Bath Time

Bath Time

The ideal time for baby's first bath is 2-3 days of life. Your nurse will demonstrate baby’s first bath, if requested, just prior to discharge home. Babies are born with vernix which protects them from germs in the environment and provides immunity as it is absorbed into their body. A baby does not need to be bathed every day as this may dry out your baby's skin. Make sure you have all your supplies handy before you begin. It is suggested that you use a plastic baby tub instead of a large family tub. You do not have to worry about the baby's cord becoming wet. Use a small amount of warm water that you have tested with your wrist and mild soap. Always start with washing the face (don't use soap) and hair first. Dry the baby off promptly and keep him/her warm and dry afterwards. Remember to hold the baby's head up during the bath. Never leave a baby alone in a bath or water, even for one second.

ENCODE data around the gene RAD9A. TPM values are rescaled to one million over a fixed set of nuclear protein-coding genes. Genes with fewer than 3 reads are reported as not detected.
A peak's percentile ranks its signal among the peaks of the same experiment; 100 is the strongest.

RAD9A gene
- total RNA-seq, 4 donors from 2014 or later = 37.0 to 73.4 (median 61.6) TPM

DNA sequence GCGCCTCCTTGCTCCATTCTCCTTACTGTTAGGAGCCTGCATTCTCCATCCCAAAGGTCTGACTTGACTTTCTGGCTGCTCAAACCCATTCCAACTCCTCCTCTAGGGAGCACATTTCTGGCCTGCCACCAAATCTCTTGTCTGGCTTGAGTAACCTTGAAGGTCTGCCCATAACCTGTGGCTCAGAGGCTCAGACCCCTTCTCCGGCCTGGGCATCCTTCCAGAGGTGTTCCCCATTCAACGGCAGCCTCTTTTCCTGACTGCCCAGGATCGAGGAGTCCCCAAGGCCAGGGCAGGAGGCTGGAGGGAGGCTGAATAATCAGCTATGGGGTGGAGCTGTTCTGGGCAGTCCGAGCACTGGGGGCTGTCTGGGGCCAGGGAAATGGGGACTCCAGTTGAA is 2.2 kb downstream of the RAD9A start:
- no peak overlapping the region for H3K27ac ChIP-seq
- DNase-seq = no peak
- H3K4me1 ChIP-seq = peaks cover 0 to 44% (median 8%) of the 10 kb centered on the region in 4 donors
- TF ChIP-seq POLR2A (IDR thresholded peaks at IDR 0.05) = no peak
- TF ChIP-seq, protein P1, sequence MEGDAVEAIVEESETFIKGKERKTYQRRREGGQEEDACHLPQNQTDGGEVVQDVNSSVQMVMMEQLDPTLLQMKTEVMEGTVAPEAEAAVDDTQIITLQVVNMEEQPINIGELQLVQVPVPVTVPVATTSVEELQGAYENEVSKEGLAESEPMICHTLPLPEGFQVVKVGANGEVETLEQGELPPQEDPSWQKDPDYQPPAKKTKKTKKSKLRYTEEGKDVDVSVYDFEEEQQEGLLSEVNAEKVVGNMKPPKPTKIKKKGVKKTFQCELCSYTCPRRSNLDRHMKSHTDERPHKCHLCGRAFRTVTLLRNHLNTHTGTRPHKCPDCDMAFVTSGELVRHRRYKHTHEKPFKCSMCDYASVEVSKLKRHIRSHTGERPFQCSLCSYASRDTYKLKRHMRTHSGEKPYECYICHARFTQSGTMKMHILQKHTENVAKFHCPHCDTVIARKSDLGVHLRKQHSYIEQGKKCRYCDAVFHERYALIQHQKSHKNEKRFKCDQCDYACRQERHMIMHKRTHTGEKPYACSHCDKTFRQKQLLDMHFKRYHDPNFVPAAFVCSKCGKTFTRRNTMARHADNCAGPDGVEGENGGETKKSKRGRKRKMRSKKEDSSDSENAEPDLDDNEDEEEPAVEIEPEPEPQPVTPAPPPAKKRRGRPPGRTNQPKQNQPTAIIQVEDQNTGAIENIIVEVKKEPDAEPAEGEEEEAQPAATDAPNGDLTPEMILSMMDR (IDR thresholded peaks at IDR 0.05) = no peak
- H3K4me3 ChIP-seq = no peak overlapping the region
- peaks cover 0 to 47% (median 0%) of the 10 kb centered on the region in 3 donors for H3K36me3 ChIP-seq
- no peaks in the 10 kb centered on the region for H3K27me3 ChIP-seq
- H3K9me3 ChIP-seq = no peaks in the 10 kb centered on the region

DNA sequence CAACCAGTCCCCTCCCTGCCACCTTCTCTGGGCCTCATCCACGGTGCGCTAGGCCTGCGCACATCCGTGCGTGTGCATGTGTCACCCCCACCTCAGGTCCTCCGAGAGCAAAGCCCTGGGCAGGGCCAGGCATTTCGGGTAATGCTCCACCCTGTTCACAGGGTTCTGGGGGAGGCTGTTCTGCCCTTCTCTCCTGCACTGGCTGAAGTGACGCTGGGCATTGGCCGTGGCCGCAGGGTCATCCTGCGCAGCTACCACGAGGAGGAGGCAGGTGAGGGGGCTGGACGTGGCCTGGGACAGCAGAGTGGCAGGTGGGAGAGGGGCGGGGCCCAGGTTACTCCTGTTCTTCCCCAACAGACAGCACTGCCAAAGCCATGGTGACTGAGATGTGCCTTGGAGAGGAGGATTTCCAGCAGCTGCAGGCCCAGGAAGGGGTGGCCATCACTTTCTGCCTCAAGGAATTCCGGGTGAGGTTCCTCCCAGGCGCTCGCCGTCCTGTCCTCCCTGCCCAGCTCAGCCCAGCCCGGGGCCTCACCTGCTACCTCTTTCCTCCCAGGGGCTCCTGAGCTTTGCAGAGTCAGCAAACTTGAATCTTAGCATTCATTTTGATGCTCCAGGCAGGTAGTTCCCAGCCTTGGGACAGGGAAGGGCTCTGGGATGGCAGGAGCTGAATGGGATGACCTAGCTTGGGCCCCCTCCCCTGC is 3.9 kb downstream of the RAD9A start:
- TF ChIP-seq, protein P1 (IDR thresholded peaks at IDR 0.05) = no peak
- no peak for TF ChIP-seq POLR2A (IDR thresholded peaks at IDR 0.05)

The Baby's umbilical stump will fall off within 7-10 days; continue to wash the area. If the umbilical stump appears red, swollen or foul smelling, seek medical attention.

Click here for information about the steps involved in bathing a newbornCourtesy: Middlesex London Health Unit.

Diaper changes and bowel habits

Change baby's diaper frequently, prior to each feeding.  This will help to prevent diaper rash.

Your newborn's wet and soiled diapers can give you clues about your baby's health.

Babies can become dehydrated if they're not getting enough breast milk or formula or if they lose fluid because of diarrhea, vomiting or a fever.

For the first few days, your baby may have approximately three wet diapers each day.  After that, expect six or more wet diapers each day throughout the first month of life.